Analysis Results of Collectopia Cross-Simulation (EIFER-EDF-AIT) - description
Analysis Result Description
1- Eifer investigated four different scenarios to find a best solution for Collectopia
- Scenario 1: 'Reference' case study
- all technologies are available for choice
- no constraints except the constraints usually applied like process transformation, energy balance, demand supply
- Scenario 2: with CO2eq constraint
- same than scenario #1 with CO2eq cap: 265t/year
- 1990 CO2eq emissions: 0.9t/p/year (electricity and heat production)
- Scenario #3: with CO2eq price
- same than scenario #1 with CO2eq price
- 80€ per emitted ton of CO2eq per year
Assuming electricity costs of 18 ct/kWh, gas import costs of 7 ct/kWh, CO2 emissions of 80 g/kWh electrical energy and 230 g/kWh for gas, the annual costs for the different scenarios increase from 517 T€ for the reference scenario #1 to 601 T€ for the scenario #2 with a CO2eq constraint. Fig. 15 depicts the costs for the different scenarios. By adding costs for CO2 emissions, the net expenditures naturally go up. However, the amount of gas imported is still high, as can be seen in Fig. 16. The gas import and thus, the CO2 emission can be effectively reduced by the utilization of an aquifier (scenario #4), which can be derived by the cash flow comparison of scenario #1 and #4. A more detailed analysis reveals that in case of scenario #4 a great part of the gas boilers will be replaced by centralized heat pumps The Combined Heat Power plants (CHP) generation capacity is not at all considered in the energy generation mix and local PV generation only slightly increases compared to the reference scenario (Fig. 17). The total emitted CO2 can be reduced by 85 % from about 1000 T/a to 137 T/a. Additionally, it is remarkable that there will be no investment in different storage technology like batteries.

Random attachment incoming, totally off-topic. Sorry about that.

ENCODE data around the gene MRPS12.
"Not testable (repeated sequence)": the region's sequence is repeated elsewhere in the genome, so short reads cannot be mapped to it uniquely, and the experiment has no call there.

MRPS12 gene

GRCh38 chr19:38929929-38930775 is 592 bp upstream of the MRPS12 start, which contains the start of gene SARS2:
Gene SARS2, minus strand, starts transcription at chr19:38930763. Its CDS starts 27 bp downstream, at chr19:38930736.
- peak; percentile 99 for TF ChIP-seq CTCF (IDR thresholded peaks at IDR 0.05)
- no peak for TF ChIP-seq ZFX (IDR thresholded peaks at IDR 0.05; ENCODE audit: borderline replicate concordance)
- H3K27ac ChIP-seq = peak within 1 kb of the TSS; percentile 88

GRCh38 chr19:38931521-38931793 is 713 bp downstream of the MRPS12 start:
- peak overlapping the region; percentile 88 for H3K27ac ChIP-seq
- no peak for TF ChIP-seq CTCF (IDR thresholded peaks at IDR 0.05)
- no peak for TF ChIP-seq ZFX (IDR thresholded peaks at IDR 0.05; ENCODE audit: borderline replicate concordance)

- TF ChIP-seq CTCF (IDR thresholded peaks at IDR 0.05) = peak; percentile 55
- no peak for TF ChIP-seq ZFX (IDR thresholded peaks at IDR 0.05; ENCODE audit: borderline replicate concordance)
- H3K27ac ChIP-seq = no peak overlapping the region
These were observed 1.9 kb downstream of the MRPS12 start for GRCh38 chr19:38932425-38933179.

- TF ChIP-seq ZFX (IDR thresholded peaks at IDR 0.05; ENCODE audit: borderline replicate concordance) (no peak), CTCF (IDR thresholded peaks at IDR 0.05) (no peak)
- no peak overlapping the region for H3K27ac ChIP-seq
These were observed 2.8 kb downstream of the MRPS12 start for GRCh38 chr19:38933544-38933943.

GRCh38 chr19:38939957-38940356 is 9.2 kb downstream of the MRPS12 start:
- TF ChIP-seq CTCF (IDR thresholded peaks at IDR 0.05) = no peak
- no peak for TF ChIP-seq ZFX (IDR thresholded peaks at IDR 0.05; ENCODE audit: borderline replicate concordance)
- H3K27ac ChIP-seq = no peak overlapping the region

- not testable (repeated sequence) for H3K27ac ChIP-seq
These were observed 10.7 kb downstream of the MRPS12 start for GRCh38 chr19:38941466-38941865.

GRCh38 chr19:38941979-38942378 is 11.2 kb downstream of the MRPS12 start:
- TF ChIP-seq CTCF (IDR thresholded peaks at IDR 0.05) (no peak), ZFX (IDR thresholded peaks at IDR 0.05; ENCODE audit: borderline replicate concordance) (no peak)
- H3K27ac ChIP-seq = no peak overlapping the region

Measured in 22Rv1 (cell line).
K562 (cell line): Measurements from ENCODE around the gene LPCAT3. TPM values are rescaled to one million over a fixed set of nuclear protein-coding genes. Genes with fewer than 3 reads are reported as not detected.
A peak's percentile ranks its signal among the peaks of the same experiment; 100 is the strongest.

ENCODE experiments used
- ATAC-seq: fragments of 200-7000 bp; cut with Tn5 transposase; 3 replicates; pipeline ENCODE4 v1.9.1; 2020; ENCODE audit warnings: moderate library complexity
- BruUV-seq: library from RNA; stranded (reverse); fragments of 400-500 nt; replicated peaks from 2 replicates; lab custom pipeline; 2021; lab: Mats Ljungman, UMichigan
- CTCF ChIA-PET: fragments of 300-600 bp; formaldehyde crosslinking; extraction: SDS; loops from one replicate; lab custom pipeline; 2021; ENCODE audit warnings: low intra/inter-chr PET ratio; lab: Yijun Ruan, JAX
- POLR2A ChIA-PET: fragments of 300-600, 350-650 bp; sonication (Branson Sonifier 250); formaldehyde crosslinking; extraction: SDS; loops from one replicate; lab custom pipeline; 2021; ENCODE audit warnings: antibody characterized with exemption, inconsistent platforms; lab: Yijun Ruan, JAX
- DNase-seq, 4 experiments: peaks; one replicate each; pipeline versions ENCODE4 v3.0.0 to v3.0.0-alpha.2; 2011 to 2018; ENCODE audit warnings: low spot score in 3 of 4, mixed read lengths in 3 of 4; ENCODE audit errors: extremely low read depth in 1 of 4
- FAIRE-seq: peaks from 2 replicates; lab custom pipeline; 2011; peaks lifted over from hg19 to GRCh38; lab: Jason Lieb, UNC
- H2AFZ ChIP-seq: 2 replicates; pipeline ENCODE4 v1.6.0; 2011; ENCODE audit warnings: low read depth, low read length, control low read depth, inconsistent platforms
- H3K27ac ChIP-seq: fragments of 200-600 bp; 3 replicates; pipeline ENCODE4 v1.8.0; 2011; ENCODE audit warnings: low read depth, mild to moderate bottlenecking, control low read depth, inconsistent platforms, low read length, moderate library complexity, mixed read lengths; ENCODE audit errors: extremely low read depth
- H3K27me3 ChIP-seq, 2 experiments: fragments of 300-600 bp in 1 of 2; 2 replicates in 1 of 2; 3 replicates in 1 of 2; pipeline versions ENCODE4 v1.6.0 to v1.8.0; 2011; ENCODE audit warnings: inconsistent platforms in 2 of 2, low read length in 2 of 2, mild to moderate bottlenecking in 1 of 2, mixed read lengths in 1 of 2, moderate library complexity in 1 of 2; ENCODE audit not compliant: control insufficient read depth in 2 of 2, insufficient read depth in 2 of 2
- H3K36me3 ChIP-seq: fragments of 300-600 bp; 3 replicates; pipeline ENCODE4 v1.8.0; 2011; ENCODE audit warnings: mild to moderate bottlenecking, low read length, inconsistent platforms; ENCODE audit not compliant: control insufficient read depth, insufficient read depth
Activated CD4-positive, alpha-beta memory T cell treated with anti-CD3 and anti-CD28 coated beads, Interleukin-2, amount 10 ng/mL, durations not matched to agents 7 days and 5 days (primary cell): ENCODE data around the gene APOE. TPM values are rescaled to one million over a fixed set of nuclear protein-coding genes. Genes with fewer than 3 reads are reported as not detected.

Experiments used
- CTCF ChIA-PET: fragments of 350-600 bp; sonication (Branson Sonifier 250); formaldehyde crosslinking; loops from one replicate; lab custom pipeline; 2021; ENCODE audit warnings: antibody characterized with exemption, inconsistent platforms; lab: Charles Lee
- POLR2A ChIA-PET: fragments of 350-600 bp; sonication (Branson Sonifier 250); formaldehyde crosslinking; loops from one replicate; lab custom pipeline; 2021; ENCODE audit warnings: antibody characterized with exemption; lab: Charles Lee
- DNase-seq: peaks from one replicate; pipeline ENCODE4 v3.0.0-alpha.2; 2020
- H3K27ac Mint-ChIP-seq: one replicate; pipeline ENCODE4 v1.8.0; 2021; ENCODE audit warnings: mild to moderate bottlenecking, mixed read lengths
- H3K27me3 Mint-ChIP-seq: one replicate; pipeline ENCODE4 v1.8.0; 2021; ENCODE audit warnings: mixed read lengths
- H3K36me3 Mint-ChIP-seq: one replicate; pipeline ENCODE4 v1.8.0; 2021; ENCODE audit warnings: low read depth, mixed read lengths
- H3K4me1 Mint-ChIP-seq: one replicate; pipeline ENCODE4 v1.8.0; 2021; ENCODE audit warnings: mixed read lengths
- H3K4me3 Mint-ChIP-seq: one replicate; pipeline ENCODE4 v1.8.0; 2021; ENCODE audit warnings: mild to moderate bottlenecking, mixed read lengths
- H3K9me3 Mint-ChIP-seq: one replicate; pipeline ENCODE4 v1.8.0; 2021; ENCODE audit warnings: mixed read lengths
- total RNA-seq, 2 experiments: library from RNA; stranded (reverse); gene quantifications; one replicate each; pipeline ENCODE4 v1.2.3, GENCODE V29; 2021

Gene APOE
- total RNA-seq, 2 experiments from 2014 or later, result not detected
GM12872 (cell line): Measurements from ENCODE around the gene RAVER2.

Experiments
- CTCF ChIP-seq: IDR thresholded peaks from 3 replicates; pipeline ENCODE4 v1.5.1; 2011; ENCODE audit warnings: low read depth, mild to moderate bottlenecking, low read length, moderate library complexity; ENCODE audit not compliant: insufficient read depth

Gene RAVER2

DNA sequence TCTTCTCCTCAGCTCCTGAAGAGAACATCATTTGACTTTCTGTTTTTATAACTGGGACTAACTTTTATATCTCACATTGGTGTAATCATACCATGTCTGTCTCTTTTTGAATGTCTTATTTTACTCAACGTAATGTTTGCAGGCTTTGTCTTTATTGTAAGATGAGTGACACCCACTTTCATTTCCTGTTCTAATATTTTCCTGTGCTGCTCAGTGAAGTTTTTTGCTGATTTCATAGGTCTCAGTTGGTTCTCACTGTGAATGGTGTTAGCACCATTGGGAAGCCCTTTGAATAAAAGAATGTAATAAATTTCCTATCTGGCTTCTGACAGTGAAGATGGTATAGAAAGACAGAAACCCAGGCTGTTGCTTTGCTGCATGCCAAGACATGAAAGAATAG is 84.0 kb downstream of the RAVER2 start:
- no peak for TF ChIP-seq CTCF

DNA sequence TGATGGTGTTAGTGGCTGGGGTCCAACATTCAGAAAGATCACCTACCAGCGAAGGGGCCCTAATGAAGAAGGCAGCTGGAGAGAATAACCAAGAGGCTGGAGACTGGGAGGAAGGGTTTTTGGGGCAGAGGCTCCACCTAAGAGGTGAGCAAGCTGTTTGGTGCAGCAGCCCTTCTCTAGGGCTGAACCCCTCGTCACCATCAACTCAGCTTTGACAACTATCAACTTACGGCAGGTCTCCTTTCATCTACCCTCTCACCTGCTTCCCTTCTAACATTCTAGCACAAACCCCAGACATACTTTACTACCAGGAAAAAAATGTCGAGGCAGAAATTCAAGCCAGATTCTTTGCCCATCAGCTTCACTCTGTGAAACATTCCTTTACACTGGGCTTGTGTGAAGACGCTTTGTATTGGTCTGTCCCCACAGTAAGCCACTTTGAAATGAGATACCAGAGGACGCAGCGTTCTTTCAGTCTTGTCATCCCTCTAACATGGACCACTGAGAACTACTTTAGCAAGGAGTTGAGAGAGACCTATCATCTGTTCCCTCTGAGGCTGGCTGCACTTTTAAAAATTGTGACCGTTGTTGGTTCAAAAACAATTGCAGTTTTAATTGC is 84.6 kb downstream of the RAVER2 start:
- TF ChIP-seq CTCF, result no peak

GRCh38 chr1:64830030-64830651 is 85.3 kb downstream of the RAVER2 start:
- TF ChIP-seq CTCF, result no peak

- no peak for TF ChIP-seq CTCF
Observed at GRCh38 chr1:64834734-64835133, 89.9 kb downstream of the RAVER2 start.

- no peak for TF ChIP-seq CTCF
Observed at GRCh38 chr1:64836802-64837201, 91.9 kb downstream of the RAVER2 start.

2- The key conclusions of the strategic planning for Collectopia are:
- Large thermal storage capacities facilitate the integration of large amounts of renewable heat in an economic way.
- The sizing of thermal storage is key for economic heat and electricity supply of an efficient newly‑build residential eco-district.
- For seasonal (mid/long-term storage) aquifer thermal energy storage systems (ATES) are preferable.
- For short term storage, water tanks are favorable.
- The supply of an eco-district under tight CO2 constraints will gravitate towards local electricity consumption in case of a high CO2 intensity of the public electricity mix while in the opposite case, the use of local resources will remain moderate.
- Likewise, the potential for CO2 emission reduction through thermal storage increases with the CO2 intensity of the public electricity mix, or decreases respectively.
3- AIT investigated phase change material (PCM) storage system and successfully developed latent heat storage models. The models were implemented in Dymola/Modelica. Furthermore, AIT investigated suitable integration scenarios within the Collectopia Energy System. Decentralized PCM storages are especially interesting at the Greenhouse and within the residential buildings to serve as short-term buffer on a daily/hourly basis. They help to cut peak power demands and distribute the load more evenly during the day, which is beneficial for equipment efficiency. By the installation of a 650 kWh PCM-storage at the Greenhouse peak power demand reduces by 26.7% from 150 kW to 110 kW (cf. Figures below). For the residential buildings a 115 kWh PCM-storage helps to eliminate the domestic hot water and space heating peak in the morning. As a consequence, the heat pump peak power can be reduced by 38.5% from 65 kW to 40 kW.